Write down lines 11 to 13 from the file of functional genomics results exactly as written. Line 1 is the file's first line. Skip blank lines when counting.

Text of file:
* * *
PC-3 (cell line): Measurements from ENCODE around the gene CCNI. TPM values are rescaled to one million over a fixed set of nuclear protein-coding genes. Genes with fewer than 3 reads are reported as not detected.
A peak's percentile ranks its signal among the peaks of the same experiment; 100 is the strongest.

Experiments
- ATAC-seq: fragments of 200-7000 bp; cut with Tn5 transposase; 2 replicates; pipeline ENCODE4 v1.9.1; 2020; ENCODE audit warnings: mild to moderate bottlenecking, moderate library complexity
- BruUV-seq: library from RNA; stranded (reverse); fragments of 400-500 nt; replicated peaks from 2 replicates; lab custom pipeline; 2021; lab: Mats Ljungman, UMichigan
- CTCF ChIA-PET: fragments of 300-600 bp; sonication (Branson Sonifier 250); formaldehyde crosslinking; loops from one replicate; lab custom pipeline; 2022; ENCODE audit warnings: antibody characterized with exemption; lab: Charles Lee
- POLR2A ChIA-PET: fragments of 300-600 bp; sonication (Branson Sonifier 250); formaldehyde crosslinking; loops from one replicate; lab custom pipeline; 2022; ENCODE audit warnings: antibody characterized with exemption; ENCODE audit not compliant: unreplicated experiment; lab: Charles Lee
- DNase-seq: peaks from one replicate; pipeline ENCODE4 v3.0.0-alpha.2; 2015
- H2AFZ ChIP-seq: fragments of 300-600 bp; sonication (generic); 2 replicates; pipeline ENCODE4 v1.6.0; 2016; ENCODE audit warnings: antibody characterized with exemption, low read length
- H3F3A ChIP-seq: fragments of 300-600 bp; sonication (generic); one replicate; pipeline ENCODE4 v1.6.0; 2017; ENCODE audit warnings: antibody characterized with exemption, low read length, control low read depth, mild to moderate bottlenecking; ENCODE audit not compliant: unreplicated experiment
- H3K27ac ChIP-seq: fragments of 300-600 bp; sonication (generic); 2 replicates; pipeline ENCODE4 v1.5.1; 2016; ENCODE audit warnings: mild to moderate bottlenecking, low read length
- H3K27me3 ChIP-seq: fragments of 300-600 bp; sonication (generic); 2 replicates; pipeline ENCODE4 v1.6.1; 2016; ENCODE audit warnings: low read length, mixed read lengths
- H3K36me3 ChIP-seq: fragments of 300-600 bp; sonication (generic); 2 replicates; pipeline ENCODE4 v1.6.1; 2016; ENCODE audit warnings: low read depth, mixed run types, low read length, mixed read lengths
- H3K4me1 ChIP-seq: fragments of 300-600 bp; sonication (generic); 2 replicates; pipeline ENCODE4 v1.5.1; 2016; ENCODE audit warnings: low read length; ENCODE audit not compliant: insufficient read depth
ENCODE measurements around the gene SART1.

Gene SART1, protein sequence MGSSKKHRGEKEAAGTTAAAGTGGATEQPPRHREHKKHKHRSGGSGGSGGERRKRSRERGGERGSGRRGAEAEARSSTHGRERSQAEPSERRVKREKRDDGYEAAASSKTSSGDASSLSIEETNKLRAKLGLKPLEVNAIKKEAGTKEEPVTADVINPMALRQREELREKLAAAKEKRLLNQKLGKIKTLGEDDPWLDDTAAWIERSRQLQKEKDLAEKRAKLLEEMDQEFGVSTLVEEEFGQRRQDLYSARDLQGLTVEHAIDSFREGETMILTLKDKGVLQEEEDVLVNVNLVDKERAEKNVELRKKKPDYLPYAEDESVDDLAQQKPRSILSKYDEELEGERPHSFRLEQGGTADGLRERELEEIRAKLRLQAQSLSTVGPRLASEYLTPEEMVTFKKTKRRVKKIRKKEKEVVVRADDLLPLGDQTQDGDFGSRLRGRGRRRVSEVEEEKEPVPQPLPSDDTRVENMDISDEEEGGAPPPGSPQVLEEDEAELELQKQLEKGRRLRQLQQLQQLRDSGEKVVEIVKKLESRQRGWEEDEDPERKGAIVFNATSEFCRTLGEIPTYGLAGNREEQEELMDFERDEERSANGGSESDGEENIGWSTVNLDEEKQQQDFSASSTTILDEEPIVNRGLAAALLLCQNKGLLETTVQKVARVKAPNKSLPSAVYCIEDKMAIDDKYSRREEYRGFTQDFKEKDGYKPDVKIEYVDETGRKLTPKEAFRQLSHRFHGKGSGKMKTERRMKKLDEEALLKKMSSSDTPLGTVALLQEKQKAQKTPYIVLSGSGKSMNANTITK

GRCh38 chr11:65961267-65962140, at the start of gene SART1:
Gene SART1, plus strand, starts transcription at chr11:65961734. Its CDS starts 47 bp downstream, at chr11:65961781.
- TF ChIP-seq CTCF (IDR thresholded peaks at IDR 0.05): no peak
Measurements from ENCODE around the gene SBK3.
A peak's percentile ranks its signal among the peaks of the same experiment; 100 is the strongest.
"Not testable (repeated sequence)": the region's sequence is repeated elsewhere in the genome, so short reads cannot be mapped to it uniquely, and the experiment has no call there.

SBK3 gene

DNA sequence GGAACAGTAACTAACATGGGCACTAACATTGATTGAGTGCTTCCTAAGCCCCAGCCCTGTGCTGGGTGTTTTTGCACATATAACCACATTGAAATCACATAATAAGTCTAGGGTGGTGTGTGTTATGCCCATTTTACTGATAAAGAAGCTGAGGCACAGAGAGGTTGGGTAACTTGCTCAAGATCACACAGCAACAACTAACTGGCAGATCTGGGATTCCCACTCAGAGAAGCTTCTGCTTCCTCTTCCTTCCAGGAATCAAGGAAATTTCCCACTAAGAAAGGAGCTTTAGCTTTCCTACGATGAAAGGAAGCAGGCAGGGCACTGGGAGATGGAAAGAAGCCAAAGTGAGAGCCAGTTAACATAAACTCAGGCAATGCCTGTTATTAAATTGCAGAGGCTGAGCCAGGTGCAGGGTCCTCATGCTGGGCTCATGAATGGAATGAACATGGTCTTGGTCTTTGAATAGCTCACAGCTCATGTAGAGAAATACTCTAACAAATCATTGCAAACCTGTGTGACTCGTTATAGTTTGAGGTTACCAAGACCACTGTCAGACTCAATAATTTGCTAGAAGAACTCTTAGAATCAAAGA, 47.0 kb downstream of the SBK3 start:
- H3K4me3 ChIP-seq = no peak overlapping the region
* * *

- H3K27ac ChIP-seq: fragments of 300-600 bp; sonication (generic); 2 replicates; pipeline ENCODE4 v1.5.1; 2016; ENCODE audit warnings: mild to moderate bottlenecking, low read length
- H3K27me3 ChIP-seq: fragments of 300-600 bp; sonication (generic); 2 replicates; pipeline ENCODE4 v1.6.1; 2016; ENCODE audit warnings: low read length, mixed read lengths
- H3K36me3 ChIP-seq: fragments of 300-600 bp; sonication (generic); 2 replicates; pipeline ENCODE4 v1.6.1; 2016; ENCODE audit warnings: low read depth, mixed run types, low read length, mixed read lengths